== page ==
Data Analysis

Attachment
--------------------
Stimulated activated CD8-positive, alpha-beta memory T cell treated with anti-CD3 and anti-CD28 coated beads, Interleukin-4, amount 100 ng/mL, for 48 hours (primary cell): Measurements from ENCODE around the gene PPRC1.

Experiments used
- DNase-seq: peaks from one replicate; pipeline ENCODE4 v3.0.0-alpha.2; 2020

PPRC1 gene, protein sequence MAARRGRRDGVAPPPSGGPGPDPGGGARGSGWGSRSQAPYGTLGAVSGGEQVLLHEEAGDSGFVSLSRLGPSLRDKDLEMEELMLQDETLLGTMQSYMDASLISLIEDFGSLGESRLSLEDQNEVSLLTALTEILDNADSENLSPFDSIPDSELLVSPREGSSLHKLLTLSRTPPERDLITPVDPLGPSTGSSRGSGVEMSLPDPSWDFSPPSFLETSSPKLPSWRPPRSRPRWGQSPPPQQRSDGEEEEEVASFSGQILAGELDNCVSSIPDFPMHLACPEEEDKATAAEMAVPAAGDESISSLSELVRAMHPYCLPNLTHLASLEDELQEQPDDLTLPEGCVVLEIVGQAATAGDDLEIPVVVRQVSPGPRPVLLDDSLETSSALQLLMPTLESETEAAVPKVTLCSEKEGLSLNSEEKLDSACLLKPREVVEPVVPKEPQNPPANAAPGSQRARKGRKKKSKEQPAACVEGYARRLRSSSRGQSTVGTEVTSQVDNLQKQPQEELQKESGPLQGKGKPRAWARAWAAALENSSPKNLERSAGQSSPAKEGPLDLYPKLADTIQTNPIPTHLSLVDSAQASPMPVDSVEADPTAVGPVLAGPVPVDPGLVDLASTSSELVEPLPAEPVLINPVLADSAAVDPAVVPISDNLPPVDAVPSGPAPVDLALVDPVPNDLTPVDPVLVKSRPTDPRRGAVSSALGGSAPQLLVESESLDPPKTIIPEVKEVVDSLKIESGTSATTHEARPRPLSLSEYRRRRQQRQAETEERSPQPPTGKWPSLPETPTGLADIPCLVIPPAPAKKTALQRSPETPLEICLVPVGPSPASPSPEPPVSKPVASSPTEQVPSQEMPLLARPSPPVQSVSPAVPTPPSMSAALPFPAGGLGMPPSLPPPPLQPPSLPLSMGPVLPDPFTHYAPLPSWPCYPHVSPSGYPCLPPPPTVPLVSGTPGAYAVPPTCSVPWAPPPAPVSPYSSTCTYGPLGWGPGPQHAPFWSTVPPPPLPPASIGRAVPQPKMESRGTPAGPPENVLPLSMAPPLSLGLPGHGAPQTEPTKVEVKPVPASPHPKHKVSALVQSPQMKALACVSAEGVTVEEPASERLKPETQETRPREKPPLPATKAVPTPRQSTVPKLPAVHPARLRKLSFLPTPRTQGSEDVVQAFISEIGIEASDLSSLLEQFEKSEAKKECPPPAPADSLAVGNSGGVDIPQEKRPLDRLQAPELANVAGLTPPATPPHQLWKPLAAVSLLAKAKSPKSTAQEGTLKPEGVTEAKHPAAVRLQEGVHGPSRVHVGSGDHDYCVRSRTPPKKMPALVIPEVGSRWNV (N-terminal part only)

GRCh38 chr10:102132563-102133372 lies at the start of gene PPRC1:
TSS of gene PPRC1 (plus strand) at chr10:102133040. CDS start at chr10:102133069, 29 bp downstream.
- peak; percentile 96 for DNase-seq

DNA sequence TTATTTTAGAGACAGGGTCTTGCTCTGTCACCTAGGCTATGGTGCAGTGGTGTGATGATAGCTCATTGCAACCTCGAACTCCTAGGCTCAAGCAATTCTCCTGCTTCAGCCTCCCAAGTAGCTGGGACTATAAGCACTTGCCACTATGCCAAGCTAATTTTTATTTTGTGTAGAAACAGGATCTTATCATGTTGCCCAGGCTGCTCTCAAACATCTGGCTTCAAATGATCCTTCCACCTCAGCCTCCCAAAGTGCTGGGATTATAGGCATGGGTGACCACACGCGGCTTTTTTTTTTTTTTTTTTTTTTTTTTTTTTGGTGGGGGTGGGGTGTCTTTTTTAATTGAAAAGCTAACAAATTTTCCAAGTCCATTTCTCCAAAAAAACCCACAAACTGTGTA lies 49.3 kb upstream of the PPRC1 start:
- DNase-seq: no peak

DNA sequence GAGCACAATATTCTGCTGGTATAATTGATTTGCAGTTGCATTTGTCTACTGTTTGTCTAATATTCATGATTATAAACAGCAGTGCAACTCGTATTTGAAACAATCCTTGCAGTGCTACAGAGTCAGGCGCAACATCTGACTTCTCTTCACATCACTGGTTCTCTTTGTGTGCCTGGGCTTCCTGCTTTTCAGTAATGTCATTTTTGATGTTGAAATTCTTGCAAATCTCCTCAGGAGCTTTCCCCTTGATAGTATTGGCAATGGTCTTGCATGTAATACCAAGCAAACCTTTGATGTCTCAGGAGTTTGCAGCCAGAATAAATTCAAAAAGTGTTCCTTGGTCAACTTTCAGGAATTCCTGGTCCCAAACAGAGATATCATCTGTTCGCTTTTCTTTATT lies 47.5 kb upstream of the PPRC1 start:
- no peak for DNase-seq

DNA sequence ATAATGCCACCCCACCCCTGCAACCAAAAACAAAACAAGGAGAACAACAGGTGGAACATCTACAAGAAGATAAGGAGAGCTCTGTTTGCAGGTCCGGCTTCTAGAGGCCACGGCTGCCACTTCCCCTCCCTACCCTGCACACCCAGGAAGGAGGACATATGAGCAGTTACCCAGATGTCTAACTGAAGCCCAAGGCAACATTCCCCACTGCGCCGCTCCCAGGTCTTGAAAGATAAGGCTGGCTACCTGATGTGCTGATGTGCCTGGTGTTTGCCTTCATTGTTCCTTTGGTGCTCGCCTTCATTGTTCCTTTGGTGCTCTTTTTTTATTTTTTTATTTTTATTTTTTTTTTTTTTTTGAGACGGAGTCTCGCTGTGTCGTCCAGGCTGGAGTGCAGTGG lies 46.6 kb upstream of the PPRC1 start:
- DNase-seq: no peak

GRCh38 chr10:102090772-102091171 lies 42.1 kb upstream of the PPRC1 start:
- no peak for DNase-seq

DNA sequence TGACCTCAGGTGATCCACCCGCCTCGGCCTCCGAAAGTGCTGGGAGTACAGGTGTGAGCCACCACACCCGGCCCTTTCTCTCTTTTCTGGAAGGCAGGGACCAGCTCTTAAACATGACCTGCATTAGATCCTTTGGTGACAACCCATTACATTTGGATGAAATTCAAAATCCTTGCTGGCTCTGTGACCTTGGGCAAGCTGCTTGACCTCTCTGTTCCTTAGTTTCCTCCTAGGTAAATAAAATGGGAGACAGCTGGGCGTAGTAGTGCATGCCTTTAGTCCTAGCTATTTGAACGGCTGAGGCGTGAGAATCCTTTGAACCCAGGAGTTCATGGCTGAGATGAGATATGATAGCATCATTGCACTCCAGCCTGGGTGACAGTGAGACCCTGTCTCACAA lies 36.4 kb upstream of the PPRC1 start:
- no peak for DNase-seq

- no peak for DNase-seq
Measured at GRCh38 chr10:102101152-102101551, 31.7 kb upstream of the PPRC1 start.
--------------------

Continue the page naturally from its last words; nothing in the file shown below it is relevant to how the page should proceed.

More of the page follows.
We analyzed the interview transcripts via thematic analysis following Braun and Clarke (11), using NVivo software (12). VGJ, a female physician who was completing a PhD on PC in HF at the time of the study, performed all analyses with support from SCZ, a female psychologist with expertise in qualitative methods and PC research. VGJ and SCZ coded independently one of the interviews and compared all initial codes, to fine-tune the coding process. The coding comparison was made to ensure that VGJ was noticing all meaningful instances to be coded and to show the differences between semantic and latent coding, so that all subsequent interviews were coded in a similar way. At all times during the coding phase, SCZ and VGJ held discussions about how to code specific segments of data, when VGJ raised questions. Subsequently, and after familiarizing herself with all the interviews by reading and rereading the interview transcripts, VJG inductively assigned initial codes to all other interviews by staying close to the data and by keeping an audit trail with detailed notes about her assumptions and perceptions of initial thematic contents. The initial codes were either semantic or latent, meaning that at times portions of data were coded by explicitly describing what the participants stated (semantic coding), while the latent codes involved labeling the data with interpretations of underlying contents in participants' statements. Neither types of codes were given more priority than others in subsequent stages of analyses, though there were more semantic than latent codes across the dataset. In a second step, each of the codes was categorized under greater thematic categories, which were constantly defined and refined to fit the themes to the whole corpus of data. This process involved merging similar codes, renaming other codes, as well as establishing a hierarchy within the codes so as to promote some as themes and other as subthemes, always taking into account the different views expressed by participants across all interviews. Similarly, candidate themes and subthemes were then closely observed and reorganized to determine how well they represented the aspects discussed in all interviews, as well as cases which were less common across the dataset. In the last stage, VGJ and SCZ reviewed and agreed on the final themes via the same process of constant comparison and making final decisions about which themes allowed for the most comprehensive understanding of participants' accounts. At this stage, we also selected the most representative participant quotes to illustrate the themes and subthemes. We conducted, analyzed and report the study results according to the Consolidated Criteria for Reporting Qualitative Studies (COREQ) guidelines (13). In reporting the results, instead of presenting frequencies, we use terms such as “most” and “some,” as suggested by Braun and Clarke (12).